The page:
Two committees are calling for a review of the law to ensure employees are protected from discriminatory dress codes at work.
Two committees are calling for a review of the law to ensure employees are protected from discriminatory dress codes at work. Why can’t employees just wear what they want? Why have any dress codes at all?
This week, gender discrimination has taken centre stage. Hundreds of marches took place this weekend and now two committees, the Women and Equalities Commission and the Petitions Commission, are calling for a review of the law to ensure employees are protected from discriminatory dress codes at work.
The Parliamentary inquiry was launched after a petition calling for it to be illegal for a company to make staff wear high heels was signed by more than 150,000 people.
As we reported last year, a receptionist, Nicola Thorp, was told that she must wear shoes that have a two to four inch heel to adhere to the company’s dress code. She was given the option of buying a pair of heels for work, but she refused and was sent home without pay. She pointed out her male colleagues were allowed to wear flat shoes, but she had been told to wear heels.
The report published by the committees expressed their concerns that despite assurances from the government that the law is clear, discriminatory dress codes are still common and the law is not working to protect employees from discriminatory practices and unsafe working conditions.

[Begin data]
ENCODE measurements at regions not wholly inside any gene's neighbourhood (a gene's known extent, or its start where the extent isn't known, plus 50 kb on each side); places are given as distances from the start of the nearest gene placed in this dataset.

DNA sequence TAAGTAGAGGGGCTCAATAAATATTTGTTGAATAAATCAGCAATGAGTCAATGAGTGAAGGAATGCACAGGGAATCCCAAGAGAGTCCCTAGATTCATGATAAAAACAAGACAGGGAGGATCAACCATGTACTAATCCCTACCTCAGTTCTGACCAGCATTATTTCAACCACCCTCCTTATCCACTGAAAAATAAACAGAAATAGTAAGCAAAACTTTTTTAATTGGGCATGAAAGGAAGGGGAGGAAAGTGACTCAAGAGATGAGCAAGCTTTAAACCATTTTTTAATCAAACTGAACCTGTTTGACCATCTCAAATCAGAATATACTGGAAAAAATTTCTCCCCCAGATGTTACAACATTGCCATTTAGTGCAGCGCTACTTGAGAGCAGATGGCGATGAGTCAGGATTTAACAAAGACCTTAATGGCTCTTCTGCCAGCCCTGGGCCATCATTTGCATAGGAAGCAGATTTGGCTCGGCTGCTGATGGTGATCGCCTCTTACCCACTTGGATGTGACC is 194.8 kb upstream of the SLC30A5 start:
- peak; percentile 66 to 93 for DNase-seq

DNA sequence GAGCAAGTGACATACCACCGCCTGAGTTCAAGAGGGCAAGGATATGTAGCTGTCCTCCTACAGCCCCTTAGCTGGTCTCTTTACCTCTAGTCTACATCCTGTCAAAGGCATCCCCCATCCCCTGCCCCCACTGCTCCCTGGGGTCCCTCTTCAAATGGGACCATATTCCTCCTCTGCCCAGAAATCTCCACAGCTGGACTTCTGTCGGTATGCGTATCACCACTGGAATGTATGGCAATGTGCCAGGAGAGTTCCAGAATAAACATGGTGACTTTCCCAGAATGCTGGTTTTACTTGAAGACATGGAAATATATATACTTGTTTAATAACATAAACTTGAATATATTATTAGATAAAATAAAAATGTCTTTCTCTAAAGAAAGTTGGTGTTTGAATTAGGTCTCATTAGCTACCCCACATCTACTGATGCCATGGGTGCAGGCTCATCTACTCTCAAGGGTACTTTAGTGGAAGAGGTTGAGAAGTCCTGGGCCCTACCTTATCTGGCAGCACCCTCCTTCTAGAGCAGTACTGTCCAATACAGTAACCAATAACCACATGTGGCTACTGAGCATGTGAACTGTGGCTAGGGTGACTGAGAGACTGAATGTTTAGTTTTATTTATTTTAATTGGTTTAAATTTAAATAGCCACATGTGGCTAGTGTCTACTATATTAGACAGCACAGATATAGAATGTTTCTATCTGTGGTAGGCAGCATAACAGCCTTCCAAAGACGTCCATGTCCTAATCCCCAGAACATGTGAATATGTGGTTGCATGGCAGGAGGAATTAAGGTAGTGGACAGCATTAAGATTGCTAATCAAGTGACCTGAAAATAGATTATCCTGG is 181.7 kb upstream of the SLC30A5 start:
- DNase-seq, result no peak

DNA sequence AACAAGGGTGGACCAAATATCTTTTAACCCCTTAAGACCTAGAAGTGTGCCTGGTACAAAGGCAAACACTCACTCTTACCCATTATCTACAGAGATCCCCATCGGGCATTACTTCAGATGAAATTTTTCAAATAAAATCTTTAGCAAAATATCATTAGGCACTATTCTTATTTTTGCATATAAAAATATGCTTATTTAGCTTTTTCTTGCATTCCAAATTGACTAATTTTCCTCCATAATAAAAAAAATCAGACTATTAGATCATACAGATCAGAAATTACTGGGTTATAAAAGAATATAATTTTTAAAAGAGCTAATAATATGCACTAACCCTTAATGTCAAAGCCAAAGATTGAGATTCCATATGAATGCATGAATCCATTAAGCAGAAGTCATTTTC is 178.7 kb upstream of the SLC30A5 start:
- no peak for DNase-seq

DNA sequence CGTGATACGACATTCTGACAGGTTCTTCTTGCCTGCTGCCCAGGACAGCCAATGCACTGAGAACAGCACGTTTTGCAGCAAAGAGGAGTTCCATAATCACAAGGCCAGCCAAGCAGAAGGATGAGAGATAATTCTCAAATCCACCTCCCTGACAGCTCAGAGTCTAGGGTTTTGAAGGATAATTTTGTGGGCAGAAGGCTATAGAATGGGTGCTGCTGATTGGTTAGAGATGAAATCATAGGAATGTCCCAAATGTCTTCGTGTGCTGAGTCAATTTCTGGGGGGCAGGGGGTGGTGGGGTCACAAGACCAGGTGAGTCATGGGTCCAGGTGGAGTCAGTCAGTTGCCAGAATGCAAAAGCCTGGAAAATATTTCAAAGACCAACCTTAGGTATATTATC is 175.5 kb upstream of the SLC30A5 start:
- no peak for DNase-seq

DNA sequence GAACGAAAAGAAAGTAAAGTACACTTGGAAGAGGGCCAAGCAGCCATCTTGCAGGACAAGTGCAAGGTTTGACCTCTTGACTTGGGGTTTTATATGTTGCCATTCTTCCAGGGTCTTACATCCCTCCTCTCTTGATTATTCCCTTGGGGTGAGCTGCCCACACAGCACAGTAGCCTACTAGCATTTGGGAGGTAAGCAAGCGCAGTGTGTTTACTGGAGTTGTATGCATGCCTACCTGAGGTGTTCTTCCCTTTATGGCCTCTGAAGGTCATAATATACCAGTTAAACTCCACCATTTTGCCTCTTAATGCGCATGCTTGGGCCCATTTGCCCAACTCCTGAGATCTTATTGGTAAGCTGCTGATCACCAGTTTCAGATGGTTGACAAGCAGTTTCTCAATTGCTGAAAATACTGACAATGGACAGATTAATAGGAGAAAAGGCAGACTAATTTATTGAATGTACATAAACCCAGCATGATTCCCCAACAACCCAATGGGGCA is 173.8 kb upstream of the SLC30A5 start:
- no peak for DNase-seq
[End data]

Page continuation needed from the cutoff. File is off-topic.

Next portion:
The inquiry heard from hundreds of women who described their experiences – some were required to dye their hair blonde, reapply their make up throughout the day or wear revealing clothes. Certain requirements in their employer’s dress codes make them feel uncomfortable, sexualised, humiliated and exposed to unwanted sexual attention from customers or managers.
In light of the findings, the report recommends:
- the government review the law and amend it, if necessary, to make it more effective
- the government increases the penalties available to Employment Tribunals against employers who flout the law, including financial penalties. The level of the penalties should not deter employees from bringing claims but must deter employers from violating the law.
- the Government Equalities Office should work with Acas and the Health and Safety Executive to create detailed guidance for employers to make them understand their legal obligations.
The Equality Act 2010 prevents employers from discriminating over dress code in some circumstances. These include age, disability, gender reassignment, religion or belief, sex, or sexual orientation.
Employers can set different requirements for men and women, but they cannot treat one gender less favourably. They may face claims of unlawful discrimination if they do.
Why can’t employees just wear what they want? Why have any dress codes?
An employer may wish to have a dress code for many different reasons:
- They may want their customers to easily identify their staff. For example, in shops, an employer may deem it useful that shoppers can quickly identify a member of staff from their uniform if they need help.
- The employer may need to impose certain rules for health and safety reasons. For example, you may ask employees tie their hair back so it does not get caught in any dangerous machinery or to wear hard hats at a building site.
- Or perhaps an employer is keen for their employees to portray a certain corporate image, therefore you may ask employees to wear business or smart attire.
Whatever rules you impose, you will need to make sure that the rules are reasonable and non-discriminatory.
Call Ellis Whittam to discuss your dress code and whether they are fit for purpose and legally compliant.